Precisely because they are all songs that deal with the dark side of human existence, the question is justified as to how you Amy, as a singer, can perform all these songs so authentically and credibly.
‘To me, these numbers are real,’ Amy replies. ‘I recognize the content of these songs, it’s not about me, but I do know these situations first hand. To me, Willy’s lyrics are not fiction, I understand the emotional charge of our songs all too well, and sometimes it’s damn hard to sing that, precisely because it’s so real to me.’ Amy falls silent for a moment before she continues, a little more softly, ‘I was talking to Corey recently about how Willy’s lyrics are so incredibly good that sometimes it feels like I’m being taken back to my own childhood in a time capsule.’
Willy feels called to contribute an extra bit. ‘It’s not that all of the Delines’ songs are all about misery. Of course, the stories are grey and dramatic, but as a writer, I also want to convey that the main characters in these urban stories always have great resilience and stamina. They’re fighting to get on top.’
What is striking is that it will be clear to every listener that the songs are literally written for Amy, that was already the case on the previous albums “Colfax,” “Scenic Sessions” and “Imperial.” So, how Amy became Willy’s muse. Amy laughs at the word ‘muse’ but settles in. ‘That’s a long story, but I’ll try to tell you in the shortest possible version.’ ‘Go ahead Boone’, Willy agrees.
In the 1990s I sang with the Damnations and Willy already had his own band, Richmond Fontaine. We toured with those two bands, so we saw each other a lot and became friends. Willy then asked my sister Deborah Kelly, who also sang with the Damnations, to sing two songs on Richmond Fontaine’s album “Post to Wire”. When Richmond Fontaine went on tour later, Willy asked if my sister would come with me, but she was now pregnant with my nephew, so I went with her instead.’ So I have gotten both a new nephew and e new band from this situation because when Willy started forming the Delines a little later, he asked me to come and sing.’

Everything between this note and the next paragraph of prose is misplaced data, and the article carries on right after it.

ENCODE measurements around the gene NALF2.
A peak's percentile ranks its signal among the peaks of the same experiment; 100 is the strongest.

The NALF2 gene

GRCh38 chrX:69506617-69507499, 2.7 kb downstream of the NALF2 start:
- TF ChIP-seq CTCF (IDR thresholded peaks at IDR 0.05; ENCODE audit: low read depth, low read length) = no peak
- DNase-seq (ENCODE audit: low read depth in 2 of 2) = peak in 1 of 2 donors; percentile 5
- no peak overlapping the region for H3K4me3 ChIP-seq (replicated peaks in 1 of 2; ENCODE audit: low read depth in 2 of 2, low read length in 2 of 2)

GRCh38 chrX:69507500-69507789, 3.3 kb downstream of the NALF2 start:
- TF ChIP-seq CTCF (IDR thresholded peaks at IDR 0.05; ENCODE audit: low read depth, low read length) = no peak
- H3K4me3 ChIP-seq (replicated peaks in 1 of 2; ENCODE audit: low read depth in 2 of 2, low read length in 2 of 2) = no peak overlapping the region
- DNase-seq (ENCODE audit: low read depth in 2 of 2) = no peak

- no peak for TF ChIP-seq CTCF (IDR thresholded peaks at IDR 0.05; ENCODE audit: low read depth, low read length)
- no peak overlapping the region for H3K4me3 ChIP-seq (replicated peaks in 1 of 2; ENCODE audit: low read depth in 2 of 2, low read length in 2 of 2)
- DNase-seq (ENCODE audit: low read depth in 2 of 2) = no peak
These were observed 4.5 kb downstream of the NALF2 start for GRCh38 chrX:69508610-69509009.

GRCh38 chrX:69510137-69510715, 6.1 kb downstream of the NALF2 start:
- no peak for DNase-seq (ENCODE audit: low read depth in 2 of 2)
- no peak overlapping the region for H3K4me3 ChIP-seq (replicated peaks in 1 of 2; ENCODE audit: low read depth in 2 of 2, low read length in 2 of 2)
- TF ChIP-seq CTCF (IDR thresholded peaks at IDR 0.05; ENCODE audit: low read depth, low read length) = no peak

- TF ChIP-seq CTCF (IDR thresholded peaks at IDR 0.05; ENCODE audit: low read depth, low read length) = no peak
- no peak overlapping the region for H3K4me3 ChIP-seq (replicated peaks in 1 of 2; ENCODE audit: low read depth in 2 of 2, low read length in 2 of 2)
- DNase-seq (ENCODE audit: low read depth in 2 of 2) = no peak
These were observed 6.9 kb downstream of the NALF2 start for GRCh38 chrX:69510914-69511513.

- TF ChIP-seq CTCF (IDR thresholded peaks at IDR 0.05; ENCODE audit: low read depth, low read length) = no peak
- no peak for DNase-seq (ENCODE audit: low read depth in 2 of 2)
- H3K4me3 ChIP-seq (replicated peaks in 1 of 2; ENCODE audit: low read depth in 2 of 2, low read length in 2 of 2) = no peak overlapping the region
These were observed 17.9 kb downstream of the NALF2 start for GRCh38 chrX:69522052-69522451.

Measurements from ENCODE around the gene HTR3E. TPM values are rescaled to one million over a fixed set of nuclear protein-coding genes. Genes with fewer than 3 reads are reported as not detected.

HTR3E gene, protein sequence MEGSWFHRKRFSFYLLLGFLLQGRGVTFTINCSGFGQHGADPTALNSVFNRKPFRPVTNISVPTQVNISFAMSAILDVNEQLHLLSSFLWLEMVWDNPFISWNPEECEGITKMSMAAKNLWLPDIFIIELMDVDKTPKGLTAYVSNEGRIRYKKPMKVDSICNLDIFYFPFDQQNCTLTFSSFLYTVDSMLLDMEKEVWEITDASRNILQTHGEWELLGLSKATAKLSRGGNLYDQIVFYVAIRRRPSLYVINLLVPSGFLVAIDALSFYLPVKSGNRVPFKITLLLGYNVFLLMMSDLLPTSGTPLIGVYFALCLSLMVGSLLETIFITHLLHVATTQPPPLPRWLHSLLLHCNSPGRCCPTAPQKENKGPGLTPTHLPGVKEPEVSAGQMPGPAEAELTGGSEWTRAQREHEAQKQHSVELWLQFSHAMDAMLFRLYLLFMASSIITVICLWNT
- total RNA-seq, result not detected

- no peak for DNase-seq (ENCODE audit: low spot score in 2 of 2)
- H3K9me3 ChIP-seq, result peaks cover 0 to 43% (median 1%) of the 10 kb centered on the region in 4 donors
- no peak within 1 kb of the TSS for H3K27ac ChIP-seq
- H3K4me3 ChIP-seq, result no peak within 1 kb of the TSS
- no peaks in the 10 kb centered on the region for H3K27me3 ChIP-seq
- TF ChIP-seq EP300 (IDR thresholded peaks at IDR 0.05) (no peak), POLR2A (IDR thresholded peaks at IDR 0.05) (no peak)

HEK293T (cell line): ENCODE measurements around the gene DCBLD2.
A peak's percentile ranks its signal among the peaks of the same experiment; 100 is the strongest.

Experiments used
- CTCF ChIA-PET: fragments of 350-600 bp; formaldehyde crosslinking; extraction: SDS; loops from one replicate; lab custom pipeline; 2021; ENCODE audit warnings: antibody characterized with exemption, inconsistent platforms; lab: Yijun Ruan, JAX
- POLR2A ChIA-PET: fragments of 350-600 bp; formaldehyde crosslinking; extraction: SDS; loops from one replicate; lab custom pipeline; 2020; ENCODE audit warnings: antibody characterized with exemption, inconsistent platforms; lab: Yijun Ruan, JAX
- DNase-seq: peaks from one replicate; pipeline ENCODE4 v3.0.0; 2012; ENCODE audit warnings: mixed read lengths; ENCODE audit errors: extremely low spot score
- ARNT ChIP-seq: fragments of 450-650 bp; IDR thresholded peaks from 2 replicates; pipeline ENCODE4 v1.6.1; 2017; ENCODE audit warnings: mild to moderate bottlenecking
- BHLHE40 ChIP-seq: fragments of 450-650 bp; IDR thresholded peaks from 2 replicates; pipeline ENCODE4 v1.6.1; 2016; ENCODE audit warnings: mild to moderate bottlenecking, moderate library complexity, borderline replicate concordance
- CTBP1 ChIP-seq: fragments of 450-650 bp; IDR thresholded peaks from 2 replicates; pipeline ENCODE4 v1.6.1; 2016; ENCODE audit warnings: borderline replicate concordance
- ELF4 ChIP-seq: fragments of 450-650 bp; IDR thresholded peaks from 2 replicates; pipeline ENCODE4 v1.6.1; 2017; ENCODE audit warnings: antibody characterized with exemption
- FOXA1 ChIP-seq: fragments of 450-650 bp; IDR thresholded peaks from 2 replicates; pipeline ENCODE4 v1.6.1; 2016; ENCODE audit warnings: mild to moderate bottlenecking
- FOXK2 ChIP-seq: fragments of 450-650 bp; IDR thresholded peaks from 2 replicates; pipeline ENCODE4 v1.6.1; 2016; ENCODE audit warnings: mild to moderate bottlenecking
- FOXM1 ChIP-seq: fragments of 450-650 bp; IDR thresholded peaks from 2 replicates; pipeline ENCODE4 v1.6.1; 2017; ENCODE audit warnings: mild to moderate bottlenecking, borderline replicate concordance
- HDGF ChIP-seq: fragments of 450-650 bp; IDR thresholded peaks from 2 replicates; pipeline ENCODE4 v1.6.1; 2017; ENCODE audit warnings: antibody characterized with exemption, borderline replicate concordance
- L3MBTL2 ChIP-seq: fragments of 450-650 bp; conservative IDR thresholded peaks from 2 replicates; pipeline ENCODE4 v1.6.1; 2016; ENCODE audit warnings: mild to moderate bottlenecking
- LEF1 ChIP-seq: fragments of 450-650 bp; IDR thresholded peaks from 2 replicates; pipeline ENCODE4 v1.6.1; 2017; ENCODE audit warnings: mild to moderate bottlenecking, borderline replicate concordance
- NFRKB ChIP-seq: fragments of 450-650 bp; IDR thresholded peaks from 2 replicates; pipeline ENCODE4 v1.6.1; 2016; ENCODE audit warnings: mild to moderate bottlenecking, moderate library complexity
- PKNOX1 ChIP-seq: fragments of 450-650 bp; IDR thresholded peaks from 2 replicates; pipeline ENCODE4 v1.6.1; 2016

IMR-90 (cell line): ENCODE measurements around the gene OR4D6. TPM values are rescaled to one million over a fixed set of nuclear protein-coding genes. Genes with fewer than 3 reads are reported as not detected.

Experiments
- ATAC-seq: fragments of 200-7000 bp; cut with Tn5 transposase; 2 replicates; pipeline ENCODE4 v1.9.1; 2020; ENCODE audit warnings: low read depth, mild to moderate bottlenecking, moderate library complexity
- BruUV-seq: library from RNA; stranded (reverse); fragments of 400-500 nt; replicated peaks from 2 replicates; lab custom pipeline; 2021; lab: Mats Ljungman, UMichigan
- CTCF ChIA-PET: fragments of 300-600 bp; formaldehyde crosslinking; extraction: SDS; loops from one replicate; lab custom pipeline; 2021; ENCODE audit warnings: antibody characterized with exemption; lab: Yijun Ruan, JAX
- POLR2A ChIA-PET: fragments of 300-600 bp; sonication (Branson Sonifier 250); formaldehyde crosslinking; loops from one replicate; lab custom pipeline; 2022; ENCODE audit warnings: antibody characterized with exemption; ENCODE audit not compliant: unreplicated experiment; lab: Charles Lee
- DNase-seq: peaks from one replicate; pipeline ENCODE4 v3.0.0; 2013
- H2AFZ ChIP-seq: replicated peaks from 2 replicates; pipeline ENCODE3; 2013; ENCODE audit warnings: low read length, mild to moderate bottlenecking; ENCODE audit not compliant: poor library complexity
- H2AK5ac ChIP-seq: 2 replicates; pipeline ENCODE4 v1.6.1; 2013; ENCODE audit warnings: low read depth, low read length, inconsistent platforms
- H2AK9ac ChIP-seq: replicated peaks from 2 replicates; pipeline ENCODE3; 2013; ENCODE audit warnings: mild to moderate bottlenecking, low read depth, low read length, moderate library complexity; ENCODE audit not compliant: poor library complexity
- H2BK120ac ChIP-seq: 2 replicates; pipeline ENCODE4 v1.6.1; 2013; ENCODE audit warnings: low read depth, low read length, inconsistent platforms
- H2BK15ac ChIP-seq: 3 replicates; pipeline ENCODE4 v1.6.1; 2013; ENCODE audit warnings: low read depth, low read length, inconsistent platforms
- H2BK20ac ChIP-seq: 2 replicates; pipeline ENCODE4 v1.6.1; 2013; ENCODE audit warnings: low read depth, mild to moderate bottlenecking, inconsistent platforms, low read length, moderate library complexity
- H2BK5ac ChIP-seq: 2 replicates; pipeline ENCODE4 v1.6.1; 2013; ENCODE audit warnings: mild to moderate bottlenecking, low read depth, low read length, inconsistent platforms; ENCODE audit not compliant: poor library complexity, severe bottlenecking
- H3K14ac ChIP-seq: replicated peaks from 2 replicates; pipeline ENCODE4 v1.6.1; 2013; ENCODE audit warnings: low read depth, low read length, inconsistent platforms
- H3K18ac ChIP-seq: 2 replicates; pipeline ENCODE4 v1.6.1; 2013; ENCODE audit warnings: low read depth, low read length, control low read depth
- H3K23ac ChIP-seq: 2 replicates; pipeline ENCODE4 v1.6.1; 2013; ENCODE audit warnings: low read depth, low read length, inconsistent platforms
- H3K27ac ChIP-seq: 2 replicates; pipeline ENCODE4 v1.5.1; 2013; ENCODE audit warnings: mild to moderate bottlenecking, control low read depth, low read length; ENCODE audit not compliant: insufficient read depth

Willy nods in agreement but still has something to add. ‘A lot of people don’t know what a great band the Damnations were. I was just afraid to ask her to sing my song. Later, when Amy was on tour with us, she amazed me every time I heard her sing in on her own. I totally fell in love with the voice. I’m not lying when I say I created the Delines specifically to work with Amy as a singer in a band and to write songs just for her.’
‘One of my favourite moments of playing in the Delines remains when Amy starts singing her parts in the studio and I get to join them in the control room of the recording studio. Amy still touches me every time she sings.’ Amy visibly cringes under so many compliments and even turns red. ‘It’s true though’, Willy tells her, while because of Corona he visibly has to do his best not to give her a hug.
The Delines’ upcoming tour kicks off on April 19 in Oslo, Norway and will take the band to Sweden, Denmark, Germany, Belgium, the Netherlands, Ireland and the UK as well as Norway. For the time being, performances in the UK and Ireland are planned in the month of May in Kilkenny, Dublin, London, Glasgow, and Nottingham. The new album ‘the Sea Drift’ will be available everywhere from 11 February and can be listened to on all streaming platforms.